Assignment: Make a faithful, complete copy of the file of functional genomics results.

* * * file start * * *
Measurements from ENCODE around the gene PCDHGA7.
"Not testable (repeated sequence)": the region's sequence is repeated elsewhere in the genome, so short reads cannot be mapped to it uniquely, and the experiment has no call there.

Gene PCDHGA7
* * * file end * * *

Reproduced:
Measurements from ENCODE around the gene PCDHGA7.
"Not testable (repeated sequence)": the region's sequence is repeated elsewhere in the genome, so short reads cannot be mapped to it uniquely, and the experiment has no call there.

Gene PCDHGA7